Red cell aplasia is a rare condition in which the bone marrow doesn’t produce enough red blood cells, which can make patients feel tired or lead to pale skin. 

Children with aplastic anemia don’t produce enough red and white blood cells and platelets. Aplastic anemia can either be acquired as an autoimmune disease with no known cause, or it can be inherited via genes passed from parent to child.

We care for the largest number of aplastic anemia patients at any children’s hospital in the United States, and we will work with your family to develop the best treatment plan for your child. We work closely with the Pediatric Stem Cell Transplantation team to ensure that any patient who needs a stem cell transplant will have a seamless experience. We are a founding member of the North American Pediatric Aplastic Anemia Consortium, a group of doctors and researchers that comes together to improve care and identify new treatments for aplastic anemia.

Langerhans cell histiocytosis (LCH) results from uncontrolled growth in the number of histiocyte cells, which are white blood cells in the body’s tissues. When these cells start to build up in bones, skin, and other organs, they can cause pain, swelling, and damage.

Our LCH care team includes experts in blood diseases and endocrinology because diabetes is often associated with LCH. The team works closely together to identify the best available treatment, which may include chemotherapy, radiation therapy, or surgery, while maintaining your child’s quality of life. Our program has a unique clinic that brings together doctors from many specialties to help treat the lasting effects of LCH in adolescent and adult patients.

Our team also has deep expertise caring for patients with other rare histiocytoses, including:

  • Hemophagocytic lymphohistiocytosis.
  • Rosai–Dorfman disease.
  • Erdheim–Chester disease.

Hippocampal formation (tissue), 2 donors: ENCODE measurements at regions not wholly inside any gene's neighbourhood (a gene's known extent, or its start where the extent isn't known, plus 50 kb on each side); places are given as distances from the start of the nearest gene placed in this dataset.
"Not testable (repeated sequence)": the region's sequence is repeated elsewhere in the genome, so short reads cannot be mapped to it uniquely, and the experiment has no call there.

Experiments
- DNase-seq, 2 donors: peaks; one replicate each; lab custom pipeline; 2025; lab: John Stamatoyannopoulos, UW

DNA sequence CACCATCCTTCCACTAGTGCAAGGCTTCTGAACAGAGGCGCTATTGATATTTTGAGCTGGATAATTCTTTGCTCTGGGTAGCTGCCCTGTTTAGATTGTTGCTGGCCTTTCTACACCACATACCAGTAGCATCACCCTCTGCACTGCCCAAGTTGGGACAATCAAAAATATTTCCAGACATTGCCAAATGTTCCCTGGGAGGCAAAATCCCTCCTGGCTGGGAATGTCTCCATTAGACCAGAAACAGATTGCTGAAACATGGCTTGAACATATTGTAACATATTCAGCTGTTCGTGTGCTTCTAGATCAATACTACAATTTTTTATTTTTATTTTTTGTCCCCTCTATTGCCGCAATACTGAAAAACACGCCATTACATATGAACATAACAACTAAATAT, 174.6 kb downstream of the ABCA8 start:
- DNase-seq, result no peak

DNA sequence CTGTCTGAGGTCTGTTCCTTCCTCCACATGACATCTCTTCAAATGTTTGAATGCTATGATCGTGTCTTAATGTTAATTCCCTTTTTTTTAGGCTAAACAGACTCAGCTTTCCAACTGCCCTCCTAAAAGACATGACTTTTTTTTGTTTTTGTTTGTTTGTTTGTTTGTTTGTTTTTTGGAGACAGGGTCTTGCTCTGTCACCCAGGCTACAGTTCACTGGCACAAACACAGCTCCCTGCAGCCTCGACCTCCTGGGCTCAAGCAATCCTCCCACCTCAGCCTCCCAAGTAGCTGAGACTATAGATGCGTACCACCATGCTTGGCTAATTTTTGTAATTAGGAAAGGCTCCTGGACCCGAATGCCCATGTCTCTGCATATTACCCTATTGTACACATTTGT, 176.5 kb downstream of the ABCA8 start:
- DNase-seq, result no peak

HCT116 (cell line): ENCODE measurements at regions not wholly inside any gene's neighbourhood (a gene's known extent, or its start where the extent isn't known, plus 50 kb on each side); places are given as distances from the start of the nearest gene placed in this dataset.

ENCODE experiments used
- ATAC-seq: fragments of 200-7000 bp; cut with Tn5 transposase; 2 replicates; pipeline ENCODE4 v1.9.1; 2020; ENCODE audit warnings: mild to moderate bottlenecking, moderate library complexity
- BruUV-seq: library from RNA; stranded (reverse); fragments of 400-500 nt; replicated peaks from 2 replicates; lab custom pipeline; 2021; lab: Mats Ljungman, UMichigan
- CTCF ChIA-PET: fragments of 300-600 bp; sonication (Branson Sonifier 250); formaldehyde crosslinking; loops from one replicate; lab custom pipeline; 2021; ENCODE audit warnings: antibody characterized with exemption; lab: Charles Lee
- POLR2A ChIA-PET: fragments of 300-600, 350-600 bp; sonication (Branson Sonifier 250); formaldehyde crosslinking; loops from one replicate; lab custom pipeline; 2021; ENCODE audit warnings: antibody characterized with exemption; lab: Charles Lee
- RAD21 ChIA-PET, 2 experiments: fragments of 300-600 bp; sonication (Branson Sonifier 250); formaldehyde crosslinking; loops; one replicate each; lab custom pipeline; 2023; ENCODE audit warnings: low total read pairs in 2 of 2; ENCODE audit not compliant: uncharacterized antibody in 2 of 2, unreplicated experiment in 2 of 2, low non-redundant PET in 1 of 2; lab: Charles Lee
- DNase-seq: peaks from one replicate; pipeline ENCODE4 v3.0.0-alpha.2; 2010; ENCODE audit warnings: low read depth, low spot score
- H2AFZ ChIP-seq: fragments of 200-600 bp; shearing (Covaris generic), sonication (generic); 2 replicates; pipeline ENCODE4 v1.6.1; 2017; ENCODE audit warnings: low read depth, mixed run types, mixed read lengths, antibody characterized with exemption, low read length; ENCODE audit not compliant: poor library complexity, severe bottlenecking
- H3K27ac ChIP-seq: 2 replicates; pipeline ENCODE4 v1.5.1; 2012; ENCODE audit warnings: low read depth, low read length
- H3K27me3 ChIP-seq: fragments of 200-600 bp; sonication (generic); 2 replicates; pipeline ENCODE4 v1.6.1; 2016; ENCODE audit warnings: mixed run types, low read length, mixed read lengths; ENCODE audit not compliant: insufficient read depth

• Juvenile xanthogranuloma.

The vascular system is the body’s plumbing, and it is made up of four types of “pipes” called vessels, which carry different body fluids. Arteries carry blood away from the heart, veins carry blood back to the heart, capillaries are tiny vessels that deliver oxygen to tissues, and lymphatic vessels carry lymphatic fluid through the body. Vascular malformations are abnormally formed blood vessels, and vascular anomalies occur when blood vessels grow without control. This may lead to pain and increased clotting and bleeding risks.

Our team will work with you to develop the best treatment plan for your child. In addition to pediatric hematologists, the team includes:

  • Pediatric dermatologists.
  • Otolaryngologists.
  • Plastic surgeons.
  • Radiologists.
  • Interventional radiologists.
  • General surgeons.

We treat a wide range of conditions, including:

Children with Diamond-Blackfan anemia don’t produce enough red blood cells in their bone marrow, which can result in fatigue, weakness, and pale skin.

Our care team includes internationally recognized experts in Diamond-Blackfan anemia care and research, including Kathleen Sakamoto, MD, PhD, and our doctors and scientists are working on new treatments for this rare disease.